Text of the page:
Jordan Harrison’s Log Cabin opened last night at Playwrights Horizon and is following the trend of theatre this year but taking it one step further. Starting off in 2012, in the posh, Brooklyn apartment belonging to lesbian couple Pam (Cindy Cheung) and Jules (Dolly Wells), as they discuss how Ezra (Jesse Tyler Ferguson) told his father about his engagement to Chris (Phillip James Brannon), wherein his father countered back with the AIDS epidemic and “…retribution, for their behaviors.” They are all dismayed by his father’s offensive comments, but are they any better? After all, Ezra and Jules tauntingly refer to each other as “one percent”. Pam and Jules break the news they are planning to be parents with Jules stating, “It’s here. The gay takeover we’ve been plotting, all this time.” And Ezra stating, “Now this country will face our gay, gay wrath.”
In the next scene, a year later, Pam and Jules have given birth to Hartley. Another year later, and Hartley is one. This time, Ezra talks about his friend Helen, who is now Henry (Ian Harvie) and his girlfriend Myna (Talene Monahon). The four make cracks about Henry and it is clear they do not understand the transgender world. Hartley wakes up and Jules goes to comfort what is a grown-up baby (Ian Harvie). The two have a conversation where Jules tells a bedtime story about how she really wasn’t ready for a child. She tells Hartley that they mostly love the baby. On the baby monitor in the other room, we only hear gurgles and coos.
At age two, the four are joined by Henry and Myna, who describe their sex life. Henry claims the LGBQ’s are not fighting strong enough for the Trans population and states “And for me it’s still three more decades of public bathroom legislation, three more decades of driving to the f**king desert to find people who are like-minded, so yeah, I think you belong in a category of people who are easier for society to accept, and there’s a name for that category and it’s called a ‘cis male.’” As everyone retires to the roof deck, Jules and Henry check on Hartley who is in a teepee. The two come on to each other as Myna overhears and stops the others from discovering the indiscretion. When fidelity is preached by Henry, Myna gives the typical millennial tirade, that just makes you want to scratch your head and wonder. “You all have so much. It’s disgusting. Don’t you find it disgusting? What are you contributing? Who are you lifting up? Maybe you cared about something at some point, when you were struggling, but as soon as you got a foothold, as soon as your own rights were taken care of, you just (making a “swhoomp” sound and gesture) –out the window.” As Myna leaves, Henry follows. Chris, who wants a baby, stalks out feeling that his needs are not being met and Jules goes to the roof filled with guilt.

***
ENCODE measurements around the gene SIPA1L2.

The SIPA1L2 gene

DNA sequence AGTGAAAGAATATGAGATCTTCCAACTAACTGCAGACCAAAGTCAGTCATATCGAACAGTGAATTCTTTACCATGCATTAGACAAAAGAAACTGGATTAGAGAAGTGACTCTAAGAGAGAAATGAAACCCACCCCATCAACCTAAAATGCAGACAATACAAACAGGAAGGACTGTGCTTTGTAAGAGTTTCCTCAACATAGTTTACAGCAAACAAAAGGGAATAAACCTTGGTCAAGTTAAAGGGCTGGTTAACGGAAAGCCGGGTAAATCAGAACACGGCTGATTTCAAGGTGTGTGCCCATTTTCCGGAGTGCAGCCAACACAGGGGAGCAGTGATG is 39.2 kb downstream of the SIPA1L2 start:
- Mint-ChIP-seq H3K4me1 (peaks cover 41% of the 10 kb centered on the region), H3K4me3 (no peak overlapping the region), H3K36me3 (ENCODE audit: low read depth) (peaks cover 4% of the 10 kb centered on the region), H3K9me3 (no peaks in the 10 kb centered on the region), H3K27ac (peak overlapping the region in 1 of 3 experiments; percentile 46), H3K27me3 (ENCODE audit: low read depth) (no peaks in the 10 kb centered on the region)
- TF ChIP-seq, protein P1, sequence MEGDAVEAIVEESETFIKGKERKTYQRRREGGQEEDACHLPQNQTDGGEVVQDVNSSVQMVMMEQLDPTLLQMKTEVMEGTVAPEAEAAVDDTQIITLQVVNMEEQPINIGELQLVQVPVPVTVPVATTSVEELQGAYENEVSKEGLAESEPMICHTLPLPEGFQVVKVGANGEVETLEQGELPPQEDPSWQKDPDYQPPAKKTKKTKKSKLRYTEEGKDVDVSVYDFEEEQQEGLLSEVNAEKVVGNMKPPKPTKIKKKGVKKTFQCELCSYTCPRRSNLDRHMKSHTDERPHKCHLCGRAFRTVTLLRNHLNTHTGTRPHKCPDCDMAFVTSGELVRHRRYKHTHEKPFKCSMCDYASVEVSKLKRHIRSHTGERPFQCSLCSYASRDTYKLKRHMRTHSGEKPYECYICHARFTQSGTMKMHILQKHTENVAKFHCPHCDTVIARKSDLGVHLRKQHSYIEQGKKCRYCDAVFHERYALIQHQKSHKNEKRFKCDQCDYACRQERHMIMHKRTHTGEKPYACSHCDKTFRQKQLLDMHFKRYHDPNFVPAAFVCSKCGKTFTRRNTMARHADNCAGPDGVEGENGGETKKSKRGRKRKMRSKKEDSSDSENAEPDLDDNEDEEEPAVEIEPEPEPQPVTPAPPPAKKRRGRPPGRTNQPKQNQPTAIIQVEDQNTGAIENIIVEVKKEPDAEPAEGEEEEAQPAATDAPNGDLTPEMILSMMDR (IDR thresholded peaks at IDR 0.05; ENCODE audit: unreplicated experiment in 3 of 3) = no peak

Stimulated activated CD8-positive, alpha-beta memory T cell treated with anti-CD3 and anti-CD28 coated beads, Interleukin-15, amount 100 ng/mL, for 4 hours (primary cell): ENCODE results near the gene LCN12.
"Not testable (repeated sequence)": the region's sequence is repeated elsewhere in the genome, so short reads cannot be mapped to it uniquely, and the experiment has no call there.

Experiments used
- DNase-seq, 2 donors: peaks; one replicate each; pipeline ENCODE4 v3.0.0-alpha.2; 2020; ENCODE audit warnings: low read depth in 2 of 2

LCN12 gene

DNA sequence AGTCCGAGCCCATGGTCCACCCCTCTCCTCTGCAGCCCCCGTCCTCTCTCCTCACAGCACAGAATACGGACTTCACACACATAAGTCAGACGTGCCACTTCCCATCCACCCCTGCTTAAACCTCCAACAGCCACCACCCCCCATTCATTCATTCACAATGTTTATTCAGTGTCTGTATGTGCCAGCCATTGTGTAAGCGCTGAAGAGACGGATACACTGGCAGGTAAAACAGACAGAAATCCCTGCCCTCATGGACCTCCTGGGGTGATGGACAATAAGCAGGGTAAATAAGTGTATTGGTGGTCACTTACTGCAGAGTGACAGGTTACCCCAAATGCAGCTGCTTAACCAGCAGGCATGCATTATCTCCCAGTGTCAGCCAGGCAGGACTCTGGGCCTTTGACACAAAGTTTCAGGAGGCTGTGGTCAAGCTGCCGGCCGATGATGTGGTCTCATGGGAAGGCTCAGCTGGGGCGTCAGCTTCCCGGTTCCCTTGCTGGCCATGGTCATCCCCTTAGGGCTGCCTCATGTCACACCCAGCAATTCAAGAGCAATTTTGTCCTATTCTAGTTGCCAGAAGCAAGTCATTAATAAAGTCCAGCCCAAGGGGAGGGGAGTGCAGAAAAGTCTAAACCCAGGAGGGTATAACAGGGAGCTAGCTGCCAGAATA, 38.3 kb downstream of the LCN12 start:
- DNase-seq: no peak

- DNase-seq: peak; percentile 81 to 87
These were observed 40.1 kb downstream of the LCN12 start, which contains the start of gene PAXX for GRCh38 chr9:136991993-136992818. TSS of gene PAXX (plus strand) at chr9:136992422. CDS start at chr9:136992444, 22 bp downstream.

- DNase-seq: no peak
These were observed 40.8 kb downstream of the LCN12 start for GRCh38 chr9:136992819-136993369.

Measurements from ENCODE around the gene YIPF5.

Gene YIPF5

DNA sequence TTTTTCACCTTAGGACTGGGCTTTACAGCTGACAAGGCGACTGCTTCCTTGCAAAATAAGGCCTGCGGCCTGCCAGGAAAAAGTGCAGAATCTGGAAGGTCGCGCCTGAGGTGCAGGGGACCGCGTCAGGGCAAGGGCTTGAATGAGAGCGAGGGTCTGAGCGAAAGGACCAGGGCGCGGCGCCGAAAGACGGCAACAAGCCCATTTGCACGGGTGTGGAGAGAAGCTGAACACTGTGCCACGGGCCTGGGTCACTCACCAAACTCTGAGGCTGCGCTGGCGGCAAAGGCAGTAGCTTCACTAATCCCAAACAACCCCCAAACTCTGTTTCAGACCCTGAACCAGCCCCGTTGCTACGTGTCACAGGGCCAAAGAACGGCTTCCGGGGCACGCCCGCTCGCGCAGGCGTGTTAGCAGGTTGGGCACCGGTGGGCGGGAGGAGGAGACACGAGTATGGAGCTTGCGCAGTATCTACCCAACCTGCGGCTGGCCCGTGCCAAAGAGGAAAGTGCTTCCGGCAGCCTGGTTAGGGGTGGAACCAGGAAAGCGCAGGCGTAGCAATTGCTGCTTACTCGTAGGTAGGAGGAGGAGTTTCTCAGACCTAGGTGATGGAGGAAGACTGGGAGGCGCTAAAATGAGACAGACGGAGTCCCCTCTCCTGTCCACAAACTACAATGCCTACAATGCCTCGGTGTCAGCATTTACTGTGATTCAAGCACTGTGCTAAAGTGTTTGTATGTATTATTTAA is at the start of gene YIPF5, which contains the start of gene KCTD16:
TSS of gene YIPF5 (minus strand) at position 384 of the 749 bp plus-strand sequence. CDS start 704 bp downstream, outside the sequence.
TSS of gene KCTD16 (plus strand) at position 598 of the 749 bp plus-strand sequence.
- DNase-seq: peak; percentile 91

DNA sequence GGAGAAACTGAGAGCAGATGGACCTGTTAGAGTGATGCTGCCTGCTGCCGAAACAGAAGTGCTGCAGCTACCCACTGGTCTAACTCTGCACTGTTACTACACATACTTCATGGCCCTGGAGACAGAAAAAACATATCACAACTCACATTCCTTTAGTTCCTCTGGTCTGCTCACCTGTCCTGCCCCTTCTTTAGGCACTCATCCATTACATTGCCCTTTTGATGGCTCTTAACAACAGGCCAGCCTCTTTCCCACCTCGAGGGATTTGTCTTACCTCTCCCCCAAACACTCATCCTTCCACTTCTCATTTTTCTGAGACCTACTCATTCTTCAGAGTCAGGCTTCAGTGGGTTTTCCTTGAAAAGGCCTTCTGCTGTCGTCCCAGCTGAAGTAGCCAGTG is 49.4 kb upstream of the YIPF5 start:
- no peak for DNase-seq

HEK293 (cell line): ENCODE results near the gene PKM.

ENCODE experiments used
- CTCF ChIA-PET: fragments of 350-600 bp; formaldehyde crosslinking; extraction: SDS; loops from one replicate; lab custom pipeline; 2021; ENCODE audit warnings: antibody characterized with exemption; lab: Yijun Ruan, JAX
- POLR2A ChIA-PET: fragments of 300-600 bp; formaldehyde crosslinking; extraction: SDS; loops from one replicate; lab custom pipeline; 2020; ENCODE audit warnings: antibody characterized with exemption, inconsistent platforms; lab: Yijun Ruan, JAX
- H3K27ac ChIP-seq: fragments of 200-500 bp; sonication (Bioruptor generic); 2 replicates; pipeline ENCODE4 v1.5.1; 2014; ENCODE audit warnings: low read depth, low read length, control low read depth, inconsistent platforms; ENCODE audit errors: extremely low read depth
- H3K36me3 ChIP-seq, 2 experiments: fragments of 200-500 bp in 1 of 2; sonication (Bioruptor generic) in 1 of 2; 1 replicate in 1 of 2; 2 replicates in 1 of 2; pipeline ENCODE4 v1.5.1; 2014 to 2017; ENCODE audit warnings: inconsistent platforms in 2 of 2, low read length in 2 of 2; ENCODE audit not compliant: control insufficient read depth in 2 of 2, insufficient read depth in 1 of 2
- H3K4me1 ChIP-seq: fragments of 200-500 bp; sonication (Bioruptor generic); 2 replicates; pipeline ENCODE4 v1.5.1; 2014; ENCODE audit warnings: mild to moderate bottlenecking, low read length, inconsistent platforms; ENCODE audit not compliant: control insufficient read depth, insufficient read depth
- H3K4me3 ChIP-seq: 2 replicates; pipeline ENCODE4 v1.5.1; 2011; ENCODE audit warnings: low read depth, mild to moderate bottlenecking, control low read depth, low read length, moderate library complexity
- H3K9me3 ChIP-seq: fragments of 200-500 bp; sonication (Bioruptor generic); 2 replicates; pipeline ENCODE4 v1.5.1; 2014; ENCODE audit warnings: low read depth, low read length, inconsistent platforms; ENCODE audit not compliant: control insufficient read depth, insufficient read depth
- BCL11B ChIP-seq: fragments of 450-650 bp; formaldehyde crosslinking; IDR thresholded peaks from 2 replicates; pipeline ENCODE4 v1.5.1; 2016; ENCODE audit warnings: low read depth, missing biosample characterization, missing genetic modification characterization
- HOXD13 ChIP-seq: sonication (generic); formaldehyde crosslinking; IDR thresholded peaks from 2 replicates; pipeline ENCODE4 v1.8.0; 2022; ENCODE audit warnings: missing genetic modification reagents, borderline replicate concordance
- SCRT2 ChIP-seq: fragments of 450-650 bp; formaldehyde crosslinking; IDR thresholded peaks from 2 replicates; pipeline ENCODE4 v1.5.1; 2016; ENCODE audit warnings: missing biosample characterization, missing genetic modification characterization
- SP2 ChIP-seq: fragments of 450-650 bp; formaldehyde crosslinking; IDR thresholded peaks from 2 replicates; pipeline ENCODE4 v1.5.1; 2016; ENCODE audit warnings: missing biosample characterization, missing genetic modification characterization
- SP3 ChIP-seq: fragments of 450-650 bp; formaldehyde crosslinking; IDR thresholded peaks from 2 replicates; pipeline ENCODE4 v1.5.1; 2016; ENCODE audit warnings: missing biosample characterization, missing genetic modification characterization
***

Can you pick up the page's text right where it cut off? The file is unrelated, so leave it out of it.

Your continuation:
Later that evening, Chris has a dream about going down on a Nazi Captain Von Trap. When Ezra realizes this, he role plays and agrees to have a child with Chris. Chris and Ezra meet up with Henry at a bar to ask Henry to be the surrogate, which he finally agrees to.
Chris and Ezra meet up with Henry at a bar to ask Henry to be the surrogate, which he finally agrees to.
A year later, Henry is pregnant, and Ezra has left Chris because he cheated on him with a cab driver down the street from there house. Pam tells Ezra that he must forgive Chris and accept this as the new normal. To forgive, allow, and accept. “Make new rules.”
The final scene has both baby’s (one now played by Phillip James Brannon), discussing the words we need to make-up for the “new normal”. Hartley who has refused to speak, now at four states, “If you don’t talk, none of it has to begin. You’ll stay in your room, and the balloons will come once a year, and nothing will change. And there’ll be no story.”
The acting here is superb, with Jesse Tyler Ferguson’s comic timing on point. We feel his stressed-out anxiety and how wanting a committed relationship in a world where morals seem nowhere to be seen, can be disheartening. Ms. Wells is his perfect counterpoint with a superb amount of caustic humor thrown in. We can understand why the calm Brannon would be the one to cheat. We can see the seething rage of always having to take care of one’s partner. Ms. Cheung is the biggest surprise, speaking in monosyllables until she finally gets to speak her mind in the eleven o’clock monologue. Mr. Harvie makes his points, as does Ms. Monahon with wit and a zealousness that belongs to those who feel they aren’t being heard.
Pam MacKinnon’s direction keeps the laughs coming and the show moving along. Allen Moyer’s turntable set gives the feeling of space and allows us to be in different locations. Jessica Pabst’s costumes, Leah Gelpe’s sound design, and Russell H. Champa ‘s subtle lighting set us in the perfect time frame.
Jordan Harrison’s play is witty, well written and thought-provoking. I am not sure why the play is called Log Cabin, but yes, the conversation needs to be open for all. If we are to survive, there needs to be some kind of balance, not just for the LGBTQ, but also for the straight community with some kind of morality clause. If not, we will be free spinning into a world of chaos. Oh wait, we already are.
Log Cabin: Playwrights Horizon, 416 West 42nd St., until July 15th.